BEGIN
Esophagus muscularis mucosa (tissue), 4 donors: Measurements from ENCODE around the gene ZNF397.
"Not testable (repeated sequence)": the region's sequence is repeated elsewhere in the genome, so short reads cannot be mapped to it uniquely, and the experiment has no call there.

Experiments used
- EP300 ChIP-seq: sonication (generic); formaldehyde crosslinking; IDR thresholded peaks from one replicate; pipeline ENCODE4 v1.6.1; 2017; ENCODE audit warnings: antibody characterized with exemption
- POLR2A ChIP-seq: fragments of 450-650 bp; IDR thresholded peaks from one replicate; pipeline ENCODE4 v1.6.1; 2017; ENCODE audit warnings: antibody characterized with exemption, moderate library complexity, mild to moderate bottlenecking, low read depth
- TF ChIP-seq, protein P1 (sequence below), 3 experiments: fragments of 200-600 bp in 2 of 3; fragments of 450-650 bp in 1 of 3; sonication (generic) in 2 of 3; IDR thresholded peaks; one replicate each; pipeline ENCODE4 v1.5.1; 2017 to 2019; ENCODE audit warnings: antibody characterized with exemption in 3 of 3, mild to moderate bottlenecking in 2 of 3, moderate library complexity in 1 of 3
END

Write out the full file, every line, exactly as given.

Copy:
Esophagus muscularis mucosa (tissue), 4 donors: Measurements from ENCODE around the gene ZNF397.
"Not testable (repeated sequence)": the region's sequence is repeated elsewhere in the genome, so short reads cannot be mapped to it uniquely, and the experiment has no call there.

Experiments used
- EP300 ChIP-seq: sonication (generic); formaldehyde crosslinking; IDR thresholded peaks from one replicate; pipeline ENCODE4 v1.6.1; 2017; ENCODE audit warnings: antibody characterized with exemption
- POLR2A ChIP-seq: fragments of 450-650 bp; IDR thresholded peaks from one replicate; pipeline ENCODE4 v1.6.1; 2017; ENCODE audit warnings: antibody characterized with exemption, moderate library complexity, mild to moderate bottlenecking, low read depth
- TF ChIP-seq, protein P1 (sequence below), 3 experiments: fragments of 200-600 bp in 2 of 3; fragments of 450-650 bp in 1 of 3; sonication (generic) in 2 of 3; IDR thresholded peaks; one replicate each; pipeline ENCODE4 v1.5.1; 2017 to 2019; ENCODE audit warnings: antibody characterized with exemption in 3 of 3, mild to moderate bottlenecking in 2 of 3, moderate library complexity in 1 of 3